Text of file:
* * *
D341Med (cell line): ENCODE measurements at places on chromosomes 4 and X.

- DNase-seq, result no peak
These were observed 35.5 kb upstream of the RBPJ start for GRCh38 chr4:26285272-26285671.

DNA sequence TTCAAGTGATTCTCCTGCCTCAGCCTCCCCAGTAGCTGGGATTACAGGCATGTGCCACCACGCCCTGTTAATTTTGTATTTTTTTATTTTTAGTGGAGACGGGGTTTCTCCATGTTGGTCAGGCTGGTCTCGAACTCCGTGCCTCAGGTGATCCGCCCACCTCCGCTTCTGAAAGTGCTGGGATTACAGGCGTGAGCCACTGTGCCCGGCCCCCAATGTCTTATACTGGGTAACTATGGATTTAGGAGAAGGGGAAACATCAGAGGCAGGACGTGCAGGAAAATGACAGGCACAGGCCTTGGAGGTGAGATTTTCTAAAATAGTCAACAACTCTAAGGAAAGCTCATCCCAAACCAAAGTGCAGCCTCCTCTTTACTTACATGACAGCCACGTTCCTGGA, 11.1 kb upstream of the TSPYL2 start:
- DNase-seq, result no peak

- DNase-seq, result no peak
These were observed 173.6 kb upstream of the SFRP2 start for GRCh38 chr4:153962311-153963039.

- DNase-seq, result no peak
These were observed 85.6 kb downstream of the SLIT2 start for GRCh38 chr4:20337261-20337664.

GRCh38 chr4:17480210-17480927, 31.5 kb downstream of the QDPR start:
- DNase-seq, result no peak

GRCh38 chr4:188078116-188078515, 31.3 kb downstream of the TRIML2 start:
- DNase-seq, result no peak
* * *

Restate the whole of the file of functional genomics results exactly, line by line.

D341Med (cell line): ENCODE measurements at places on chromosomes 4 and X.

- DNase-seq, result no peak
These were observed 35.5 kb upstream of the RBPJ start for GRCh38 chr4:26285272-26285671.

DNA sequence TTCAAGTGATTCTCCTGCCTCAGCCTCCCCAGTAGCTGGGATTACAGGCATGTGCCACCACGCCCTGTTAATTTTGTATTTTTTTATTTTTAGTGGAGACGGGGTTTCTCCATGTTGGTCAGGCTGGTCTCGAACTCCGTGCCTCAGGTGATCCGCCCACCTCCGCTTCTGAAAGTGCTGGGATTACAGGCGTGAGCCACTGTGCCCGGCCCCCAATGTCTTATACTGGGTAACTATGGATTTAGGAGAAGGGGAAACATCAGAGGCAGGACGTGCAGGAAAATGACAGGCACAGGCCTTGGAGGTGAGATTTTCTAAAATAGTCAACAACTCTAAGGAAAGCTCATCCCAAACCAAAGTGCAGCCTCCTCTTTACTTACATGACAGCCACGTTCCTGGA, 11.1 kb upstream of the TSPYL2 start:
- DNase-seq, result no peak

- DNase-seq, result no peak
These were observed 173.6 kb upstream of the SFRP2 start for GRCh38 chr4:153962311-153963039.

- DNase-seq, result no peak
These were observed 85.6 kb downstream of the SLIT2 start for GRCh38 chr4:20337261-20337664.

GRCh38 chr4:17480210-17480927, 31.5 kb downstream of the QDPR start:
- DNase-seq, result no peak

GRCh38 chr4:188078116-188078515, 31.3 kb downstream of the TRIML2 start:
- DNase-seq, result no peak